Helicopter 101: How Does a Helicopter Fly?


Helicopter 101: How Does a Helicopter Fly?


If you’ve ever thought about just how heavy a helicopter is, you might have wondered how it can lift itself into the air with such ease. Without a doubt, many processes go into producing this phenomenon. So how does a helicopter fly? Here are some of the basic principles that are at play in this gravity-defying machine.

Thrust and Lift

To move upward into the air, the helicopter must create an upward force, known as lift, that counteracts the downward force of gravity. One principle that helps accomplish this is the difference in the air pressure above and below the rotating blades of the primary rotor on top of the helicopter. Manufacturers shape each rotor blade so that it cuts through the air as it spins. The movement results in less air pressure above, and more air pressure beneath the rotor, which helps to lift the aircraft upward.

In simpler terms, the rotor forces air below it, pushing the helicopter in the opposite direction with an upward thrust force. Professionals refer to the component of this thrust, which is in direct opposition to gravity, as lift. It is mainly this component which is at work in the flight of helicopters and airplanes. However, the overall thrust of the propeller is not necessarily completely vertical to the ground. Often, it will tilt slightly in different directions to move the helicopter forward, backward, or sideways while it continues to hold itself up in the air.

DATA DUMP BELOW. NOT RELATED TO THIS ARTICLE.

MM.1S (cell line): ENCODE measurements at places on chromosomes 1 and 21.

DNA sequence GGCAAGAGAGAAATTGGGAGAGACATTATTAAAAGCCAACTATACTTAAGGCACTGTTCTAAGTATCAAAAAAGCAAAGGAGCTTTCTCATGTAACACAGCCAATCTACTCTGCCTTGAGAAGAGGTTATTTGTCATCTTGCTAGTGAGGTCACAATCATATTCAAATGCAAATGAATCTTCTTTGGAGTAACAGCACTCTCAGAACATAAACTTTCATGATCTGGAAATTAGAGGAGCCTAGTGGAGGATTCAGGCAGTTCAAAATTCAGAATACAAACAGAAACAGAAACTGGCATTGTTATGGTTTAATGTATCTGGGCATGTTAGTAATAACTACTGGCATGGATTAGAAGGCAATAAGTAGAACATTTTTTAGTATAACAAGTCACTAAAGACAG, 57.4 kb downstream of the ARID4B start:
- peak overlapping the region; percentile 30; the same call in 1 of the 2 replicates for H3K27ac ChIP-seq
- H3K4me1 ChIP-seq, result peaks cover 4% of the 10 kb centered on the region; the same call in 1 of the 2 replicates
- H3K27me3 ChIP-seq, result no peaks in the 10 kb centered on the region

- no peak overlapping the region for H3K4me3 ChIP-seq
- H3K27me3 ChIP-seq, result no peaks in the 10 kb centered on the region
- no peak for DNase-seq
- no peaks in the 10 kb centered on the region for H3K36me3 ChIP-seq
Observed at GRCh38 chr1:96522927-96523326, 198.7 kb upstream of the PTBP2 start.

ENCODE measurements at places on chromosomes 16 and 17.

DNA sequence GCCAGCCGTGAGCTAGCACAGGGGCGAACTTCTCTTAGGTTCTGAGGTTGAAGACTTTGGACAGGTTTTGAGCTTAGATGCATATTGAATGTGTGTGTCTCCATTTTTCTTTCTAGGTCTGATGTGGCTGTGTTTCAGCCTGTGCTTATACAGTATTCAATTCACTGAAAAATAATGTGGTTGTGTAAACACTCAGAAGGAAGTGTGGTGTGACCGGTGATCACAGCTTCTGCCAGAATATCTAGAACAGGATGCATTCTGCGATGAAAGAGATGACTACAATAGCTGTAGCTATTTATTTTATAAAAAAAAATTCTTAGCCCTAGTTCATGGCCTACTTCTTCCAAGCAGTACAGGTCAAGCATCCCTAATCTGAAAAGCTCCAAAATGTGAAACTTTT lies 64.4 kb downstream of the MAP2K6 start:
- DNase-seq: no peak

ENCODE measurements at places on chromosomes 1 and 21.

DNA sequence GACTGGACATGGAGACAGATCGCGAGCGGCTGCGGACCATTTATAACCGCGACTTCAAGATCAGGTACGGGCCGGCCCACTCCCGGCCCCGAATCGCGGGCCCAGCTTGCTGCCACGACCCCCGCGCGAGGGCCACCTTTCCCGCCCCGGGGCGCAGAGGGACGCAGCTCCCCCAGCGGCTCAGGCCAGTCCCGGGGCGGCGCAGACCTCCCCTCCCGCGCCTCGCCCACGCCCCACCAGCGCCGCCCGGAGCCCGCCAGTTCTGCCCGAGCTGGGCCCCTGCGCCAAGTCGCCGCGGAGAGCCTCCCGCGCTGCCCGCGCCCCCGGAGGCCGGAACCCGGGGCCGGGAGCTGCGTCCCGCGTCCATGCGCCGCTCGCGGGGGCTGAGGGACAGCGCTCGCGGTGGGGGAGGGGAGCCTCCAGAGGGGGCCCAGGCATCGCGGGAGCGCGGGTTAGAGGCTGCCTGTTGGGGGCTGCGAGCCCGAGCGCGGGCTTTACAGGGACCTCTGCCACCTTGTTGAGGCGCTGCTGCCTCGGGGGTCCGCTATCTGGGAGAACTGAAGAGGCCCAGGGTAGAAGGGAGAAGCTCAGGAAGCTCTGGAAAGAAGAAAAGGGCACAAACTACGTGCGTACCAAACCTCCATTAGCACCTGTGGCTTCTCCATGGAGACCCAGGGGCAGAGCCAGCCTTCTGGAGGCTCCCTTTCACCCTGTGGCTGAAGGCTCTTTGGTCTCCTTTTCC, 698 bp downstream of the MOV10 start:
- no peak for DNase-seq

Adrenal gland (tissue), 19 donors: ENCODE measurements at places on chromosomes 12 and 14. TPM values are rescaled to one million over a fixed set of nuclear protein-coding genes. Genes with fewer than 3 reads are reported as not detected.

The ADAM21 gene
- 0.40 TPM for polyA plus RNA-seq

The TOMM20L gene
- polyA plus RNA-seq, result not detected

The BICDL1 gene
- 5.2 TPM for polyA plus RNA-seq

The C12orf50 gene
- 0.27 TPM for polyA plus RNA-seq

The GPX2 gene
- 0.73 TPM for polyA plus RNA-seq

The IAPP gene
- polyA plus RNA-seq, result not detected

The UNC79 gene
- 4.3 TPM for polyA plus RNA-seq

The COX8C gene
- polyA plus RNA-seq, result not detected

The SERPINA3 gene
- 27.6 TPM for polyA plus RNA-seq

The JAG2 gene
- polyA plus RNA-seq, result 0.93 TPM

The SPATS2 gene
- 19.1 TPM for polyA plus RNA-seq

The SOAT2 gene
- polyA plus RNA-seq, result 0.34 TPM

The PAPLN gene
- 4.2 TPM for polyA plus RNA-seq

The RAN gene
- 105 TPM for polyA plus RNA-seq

Have you noticed that helicopters always seem to have at least two propellers located on their bodies? There is a good reason for this—Newton’s Third Law of Motion. The law states that “for every action, there is an equal and opposite reaction.” The helicopter experiences this when the force or action of the counterclockwise spinning primary rotor causes its fuselage, or main body, to spin in the clockwise direction. Without the proper reaction force, the main body would continually spin, making the helicopter nearly impossible to control.

The purpose of the secondary rotor (or tail rotor) of a helicopter is to provide an antitorque force to counteract the torque, or turning force, created by the main rotor by creating a thrust force in the opposite direction. With this, the pilot can safely maneuver the helicopter without perpetually spinning when they leave the ground.


These mechanisms can feel quite complex. However, with the right commercial helicopter flight school, you’ll be able to learn and apply concepts like this and many more as you learn how to pilot safely and knowledgeably. If you’re considering becoming a helicopter pilot, contact Hillsboro Heli Academy today. We can help you begin the path to a flight career and answer any questions you may have about the field.